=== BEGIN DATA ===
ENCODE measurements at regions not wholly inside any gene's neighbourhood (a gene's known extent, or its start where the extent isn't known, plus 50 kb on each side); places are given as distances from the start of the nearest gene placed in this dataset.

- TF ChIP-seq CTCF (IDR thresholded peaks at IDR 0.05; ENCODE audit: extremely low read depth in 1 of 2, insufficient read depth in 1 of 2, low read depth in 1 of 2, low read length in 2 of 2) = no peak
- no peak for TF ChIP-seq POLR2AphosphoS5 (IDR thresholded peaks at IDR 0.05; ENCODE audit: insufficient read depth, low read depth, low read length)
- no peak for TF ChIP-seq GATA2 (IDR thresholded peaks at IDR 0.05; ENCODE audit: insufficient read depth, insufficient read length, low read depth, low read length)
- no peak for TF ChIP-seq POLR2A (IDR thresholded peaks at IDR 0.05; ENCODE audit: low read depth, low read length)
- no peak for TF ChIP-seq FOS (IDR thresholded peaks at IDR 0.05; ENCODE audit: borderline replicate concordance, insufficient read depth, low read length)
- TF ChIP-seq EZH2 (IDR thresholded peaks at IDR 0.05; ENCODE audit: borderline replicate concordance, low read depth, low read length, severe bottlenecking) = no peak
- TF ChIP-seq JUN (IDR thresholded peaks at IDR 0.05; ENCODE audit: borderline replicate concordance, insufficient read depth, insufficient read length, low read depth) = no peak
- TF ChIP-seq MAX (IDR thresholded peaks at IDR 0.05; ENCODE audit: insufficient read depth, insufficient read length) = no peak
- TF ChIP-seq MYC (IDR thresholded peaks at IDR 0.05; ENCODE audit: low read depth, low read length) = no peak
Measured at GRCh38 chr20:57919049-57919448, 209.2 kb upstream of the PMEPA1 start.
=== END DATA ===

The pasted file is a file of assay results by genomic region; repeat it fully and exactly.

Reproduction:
ENCODE measurements at regions not wholly inside any gene's neighbourhood (a gene's known extent, or its start where the extent isn't known, plus 50 kb on each side); places are given as distances from the start of the nearest gene placed in this dataset.

- TF ChIP-seq CTCF (IDR thresholded peaks at IDR 0.05; ENCODE audit: extremely low read depth in 1 of 2, insufficient read depth in 1 of 2, low read depth in 1 of 2, low read length in 2 of 2) = no peak
- no peak for TF ChIP-seq POLR2AphosphoS5 (IDR thresholded peaks at IDR 0.05; ENCODE audit: insufficient read depth, low read depth, low read length)
- no peak for TF ChIP-seq GATA2 (IDR thresholded peaks at IDR 0.05; ENCODE audit: insufficient read depth, insufficient read length, low read depth, low read length)
- no peak for TF ChIP-seq POLR2A (IDR thresholded peaks at IDR 0.05; ENCODE audit: low read depth, low read length)
- no peak for TF ChIP-seq FOS (IDR thresholded peaks at IDR 0.05; ENCODE audit: borderline replicate concordance, insufficient read depth, low read length)
- TF ChIP-seq EZH2 (IDR thresholded peaks at IDR 0.05; ENCODE audit: borderline replicate concordance, low read depth, low read length, severe bottlenecking) = no peak
- TF ChIP-seq JUN (IDR thresholded peaks at IDR 0.05; ENCODE audit: borderline replicate concordance, insufficient read depth, insufficient read length, low read depth) = no peak
- TF ChIP-seq MAX (IDR thresholded peaks at IDR 0.05; ENCODE audit: insufficient read depth, insufficient read length) = no peak
- TF ChIP-seq MYC (IDR thresholded peaks at IDR 0.05; ENCODE audit: low read depth, low read length) = no peak
Measured at GRCh38 chr20:57919049-57919448, 209.2 kb upstream of the PMEPA1 start.